Editorial: Hope: What we might learn from watching the 2020 election

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UPDATED: A statistic about the number of Millennials in the United States was added after publication to give further perspective on their proportion of the overall U.S. population.

If getting more people to vote were like a cake recipe, it might read like this:

• In a large glass bowl, dump one global pandemic.
• Add financial uncertainty up to the rim.
• Spoon racial and political tension over the top.
• Whisk until thoroughly mixed.
• Sprinkle incendiary tweets liberally, whether or not they land in the bowl.
• Beat on high for 12 months.
• Turn oven to broil.
• Don’t set the timer. Just throw the bowl in, and leave everyone guessing.

As of Oct. 18, almost 35 million early votes were cast in the 2020 election. By comparison, by Oct. 31, 2016, more than 22 million early votes were cast in that election.

Either anxiety, unrest and tension are working their magic among the electorate, or voters simply are shifting their votes forward ahead of election day to avoid long lines. My money—if I were the betting kind—would be on anxiety, even if people simply are voting early rather than later.

Either way, people want to avoid four more years of one administration or four years of a different administration. And that avoidance is fueled by anxiety over the pandemic, economy, polarization and racial tension, among other concerns.

If turmoil is good enough for drawing people to church business meetings, surely it will work for a national election, right?

Does it have to be that way?

Why aren’t more people involved?

According to at least one measure, almost 40 percent of eligible voters in the United States did not vote in 2016. That’s more than 92 million people—or roughly the combined population of Texas, California, Florida and New Mexico.

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Of course, the combined population of the four states just named includes everyone regardless of eligibility to vote, but eligibility is not the point here. The point is four states-worth of people—including the three most populous and, some would argue, most influential states—simply sat out the vote in 2016.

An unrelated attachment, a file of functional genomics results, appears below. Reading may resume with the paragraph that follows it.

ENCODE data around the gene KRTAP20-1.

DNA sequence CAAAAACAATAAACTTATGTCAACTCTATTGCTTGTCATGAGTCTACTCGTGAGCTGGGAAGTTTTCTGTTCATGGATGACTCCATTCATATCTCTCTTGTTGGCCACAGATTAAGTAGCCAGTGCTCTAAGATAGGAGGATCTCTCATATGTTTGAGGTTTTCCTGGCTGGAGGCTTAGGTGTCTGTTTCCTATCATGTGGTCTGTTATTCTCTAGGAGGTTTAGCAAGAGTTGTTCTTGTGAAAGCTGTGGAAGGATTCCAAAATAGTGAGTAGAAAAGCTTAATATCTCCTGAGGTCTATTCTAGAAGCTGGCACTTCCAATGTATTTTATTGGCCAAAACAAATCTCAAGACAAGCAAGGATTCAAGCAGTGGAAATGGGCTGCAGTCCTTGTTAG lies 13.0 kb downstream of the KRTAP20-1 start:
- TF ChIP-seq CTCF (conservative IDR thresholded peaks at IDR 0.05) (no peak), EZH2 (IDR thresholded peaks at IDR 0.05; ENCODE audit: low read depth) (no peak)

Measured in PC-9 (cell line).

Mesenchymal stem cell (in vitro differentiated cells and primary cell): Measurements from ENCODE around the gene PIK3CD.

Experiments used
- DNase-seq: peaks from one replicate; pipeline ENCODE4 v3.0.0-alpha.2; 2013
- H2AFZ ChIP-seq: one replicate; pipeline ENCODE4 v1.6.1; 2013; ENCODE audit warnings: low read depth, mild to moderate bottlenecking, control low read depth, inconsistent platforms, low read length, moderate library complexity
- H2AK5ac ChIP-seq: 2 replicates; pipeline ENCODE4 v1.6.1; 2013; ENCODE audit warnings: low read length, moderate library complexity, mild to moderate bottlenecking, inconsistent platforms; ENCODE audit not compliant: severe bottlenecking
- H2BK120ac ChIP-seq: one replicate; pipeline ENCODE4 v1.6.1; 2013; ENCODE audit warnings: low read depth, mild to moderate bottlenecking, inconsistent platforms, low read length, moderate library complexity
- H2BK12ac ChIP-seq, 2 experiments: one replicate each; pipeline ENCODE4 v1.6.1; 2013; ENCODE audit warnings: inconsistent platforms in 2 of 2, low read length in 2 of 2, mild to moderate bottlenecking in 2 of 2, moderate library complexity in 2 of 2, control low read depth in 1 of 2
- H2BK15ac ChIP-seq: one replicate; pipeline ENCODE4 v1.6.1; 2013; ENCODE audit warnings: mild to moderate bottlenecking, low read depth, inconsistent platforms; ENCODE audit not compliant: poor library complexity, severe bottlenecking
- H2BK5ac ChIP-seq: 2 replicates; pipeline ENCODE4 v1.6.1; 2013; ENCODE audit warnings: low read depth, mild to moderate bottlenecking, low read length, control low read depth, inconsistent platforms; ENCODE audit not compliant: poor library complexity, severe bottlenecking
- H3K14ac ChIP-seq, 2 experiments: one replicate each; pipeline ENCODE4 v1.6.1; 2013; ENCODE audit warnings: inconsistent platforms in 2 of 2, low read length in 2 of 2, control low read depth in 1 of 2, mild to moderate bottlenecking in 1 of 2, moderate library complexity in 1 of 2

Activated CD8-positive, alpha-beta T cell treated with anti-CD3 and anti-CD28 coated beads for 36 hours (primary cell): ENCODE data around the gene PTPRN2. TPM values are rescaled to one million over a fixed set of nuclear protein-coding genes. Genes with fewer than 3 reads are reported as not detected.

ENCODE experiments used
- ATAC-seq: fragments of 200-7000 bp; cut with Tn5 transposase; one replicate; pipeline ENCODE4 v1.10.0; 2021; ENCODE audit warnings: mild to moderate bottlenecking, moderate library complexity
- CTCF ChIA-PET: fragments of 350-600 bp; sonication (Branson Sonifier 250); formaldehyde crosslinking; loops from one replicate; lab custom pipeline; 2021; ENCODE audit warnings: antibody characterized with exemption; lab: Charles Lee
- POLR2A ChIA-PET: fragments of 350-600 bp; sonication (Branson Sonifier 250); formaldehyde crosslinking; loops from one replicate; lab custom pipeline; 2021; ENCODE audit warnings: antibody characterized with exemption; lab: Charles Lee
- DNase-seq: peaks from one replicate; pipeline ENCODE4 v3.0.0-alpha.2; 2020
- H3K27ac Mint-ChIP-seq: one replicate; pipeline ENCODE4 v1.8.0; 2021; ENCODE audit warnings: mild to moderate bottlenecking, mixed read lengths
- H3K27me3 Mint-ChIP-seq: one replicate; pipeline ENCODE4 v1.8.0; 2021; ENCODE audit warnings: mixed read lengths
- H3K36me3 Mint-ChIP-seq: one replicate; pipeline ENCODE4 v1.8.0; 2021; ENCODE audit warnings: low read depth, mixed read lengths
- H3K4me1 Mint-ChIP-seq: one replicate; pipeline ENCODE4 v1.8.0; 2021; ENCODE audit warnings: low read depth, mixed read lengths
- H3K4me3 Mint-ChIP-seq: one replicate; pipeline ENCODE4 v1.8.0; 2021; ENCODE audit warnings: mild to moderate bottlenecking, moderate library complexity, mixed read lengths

Shortly after the 2016 election, one website presented a map showing how a fictional candidate named “Did Not Vote” would have fared. You might call it a landslide … or a strategy for the next election. Find a candidate named “Did Not Vote,” and put that person on the ballot.

Perhaps the numbers are too big to appreciate fully. Perhaps we’re just thankful that about 60 percent of eligible voters—more than 138 million people—did vote in 2016.

That sounds like the kind of sighing resignation that follows poorly attended church business meetings, though it’s a rare church that can boast 60 percent of its members voting on anything other than the firing of its current pastor or the calling of a new one—which sounds eerily similar to national elections.

Surely, it doesn’t have to be that way.

But there is hope

Whatever the outcome of this election, regardless what the final total is for voter turnout, there is hope of something better. With all the negative news, it might be easy to miss.

Bradley Bain is one example. The 23-year-old college senior flew home to Dallas from California so he could vote in person. Bain demonstrated his determination to be involved by purchasing airfare to travel hundreds of miles so he could vote in person. How many of us spent hundreds of dollars just to vote in any election at age 23 or any other time?

Voters with Bain’s determination should give us hope—not just for elections and civic involvement, but also for the millions he represents.

What the church can learn from this

Bain is just one member of a younger generation that will not and is not sitting out or standing by—Millennials. His generation is the largest among American adults, estimated at 72.1 million people in 2019—equal to about 78 percent of the number of nonvoters in 2016. In 2018, they outnumbered any other generation in the American workforce.

And, yes, they are voting.

But that’s not all. They also are leading churches and ministries. And they’re not just leading; they’re leading from hope, not hopelessness. When they encounter obstacles or roadblocks, they find creative and legitimate ways over, under, around or through them. The Pastor’s Common is just one example of Christian Millennials in action.

If we are concerned about the lack of involvement in leading and serving the church, we need to do more than watch this election. We need to learn from and follow the lead of the many committed and determined young adults God has gifted, called and equipped for this time.

They have a new recipe for getting involved. Their recipe might make some of us tense, but we can’t deny the idealism many Millennials still possess. It’s not a naïve idealism; the Information Age took care of that. It’s much more like hopeful optimism.

We could all use a healthy serving of that.


Now, about that recipe: I gave Millennials short notice to offer suggestions for improving voter turnout, and here are some things they said.

• Nominate “experienced public servants but not establishment insiders.”
• “Hammer the ‘get out the vote’ message on social media.”
• Simplify and clarify the language used in propositions and amendments. Provide direct ways to research and fact check who and what are on the ballot.
• Provide secure online voting. It worked for the 2020 census.
• Set up voter registration where young adults are instead of where they aren’t.

Eric Black is the executive director, publisher and editor of the Baptist Standard. He can be reached at eric.black@baptiststandard.com or on Twitter at @EricBlackBSP. The views expressed are those solely of the author and maybe a few Baptists.

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